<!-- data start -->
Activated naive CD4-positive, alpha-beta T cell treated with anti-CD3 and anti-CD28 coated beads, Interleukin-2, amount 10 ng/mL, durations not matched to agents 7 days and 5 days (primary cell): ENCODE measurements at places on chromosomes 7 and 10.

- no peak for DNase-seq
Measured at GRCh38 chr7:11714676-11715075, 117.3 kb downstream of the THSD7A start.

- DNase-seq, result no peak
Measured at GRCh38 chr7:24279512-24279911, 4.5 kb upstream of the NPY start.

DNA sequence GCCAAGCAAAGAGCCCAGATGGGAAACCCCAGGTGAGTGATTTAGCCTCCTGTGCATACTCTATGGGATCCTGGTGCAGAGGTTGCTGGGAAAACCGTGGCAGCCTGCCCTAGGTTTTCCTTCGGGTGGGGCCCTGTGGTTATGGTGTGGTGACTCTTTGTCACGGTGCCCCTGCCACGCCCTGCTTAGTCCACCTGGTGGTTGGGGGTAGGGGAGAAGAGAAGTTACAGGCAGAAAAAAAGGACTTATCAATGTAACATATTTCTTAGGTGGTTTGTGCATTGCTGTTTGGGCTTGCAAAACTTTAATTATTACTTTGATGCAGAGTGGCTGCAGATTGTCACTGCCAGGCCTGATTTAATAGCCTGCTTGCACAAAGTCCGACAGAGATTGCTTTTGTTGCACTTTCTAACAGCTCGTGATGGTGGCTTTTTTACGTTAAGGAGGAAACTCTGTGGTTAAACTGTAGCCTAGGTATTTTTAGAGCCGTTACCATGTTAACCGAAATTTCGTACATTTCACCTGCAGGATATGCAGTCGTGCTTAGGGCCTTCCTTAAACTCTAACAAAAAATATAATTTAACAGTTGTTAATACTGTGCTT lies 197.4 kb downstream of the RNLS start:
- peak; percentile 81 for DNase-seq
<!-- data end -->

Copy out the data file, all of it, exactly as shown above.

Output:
Activated naive CD4-positive, alpha-beta T cell treated with anti-CD3 and anti-CD28 coated beads, Interleukin-2, amount 10 ng/mL, durations not matched to agents 7 days and 5 days (primary cell): ENCODE measurements at places on chromosomes 7 and 10.

- no peak for DNase-seq
Measured at GRCh38 chr7:11714676-11715075, 117.3 kb downstream of the THSD7A start.

- DNase-seq, result no peak
Measured at GRCh38 chr7:24279512-24279911, 4.5 kb upstream of the NPY start.

DNA sequence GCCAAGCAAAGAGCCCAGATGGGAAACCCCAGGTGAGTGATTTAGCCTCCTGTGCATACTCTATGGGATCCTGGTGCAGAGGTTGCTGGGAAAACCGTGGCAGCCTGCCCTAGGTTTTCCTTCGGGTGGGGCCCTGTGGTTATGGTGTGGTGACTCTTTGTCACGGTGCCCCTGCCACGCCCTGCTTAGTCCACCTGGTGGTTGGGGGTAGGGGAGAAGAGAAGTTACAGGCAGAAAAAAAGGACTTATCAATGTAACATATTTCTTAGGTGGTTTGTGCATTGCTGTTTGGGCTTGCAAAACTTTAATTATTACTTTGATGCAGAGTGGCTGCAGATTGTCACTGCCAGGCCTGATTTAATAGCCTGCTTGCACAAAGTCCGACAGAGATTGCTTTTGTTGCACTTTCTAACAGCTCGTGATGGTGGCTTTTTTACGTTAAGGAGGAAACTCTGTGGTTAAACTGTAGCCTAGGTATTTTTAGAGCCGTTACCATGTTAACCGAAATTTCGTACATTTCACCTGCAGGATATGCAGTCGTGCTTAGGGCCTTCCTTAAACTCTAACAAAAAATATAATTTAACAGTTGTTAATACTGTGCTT lies 197.4 kb downstream of the RNLS start:
- peak; percentile 81 for DNase-seq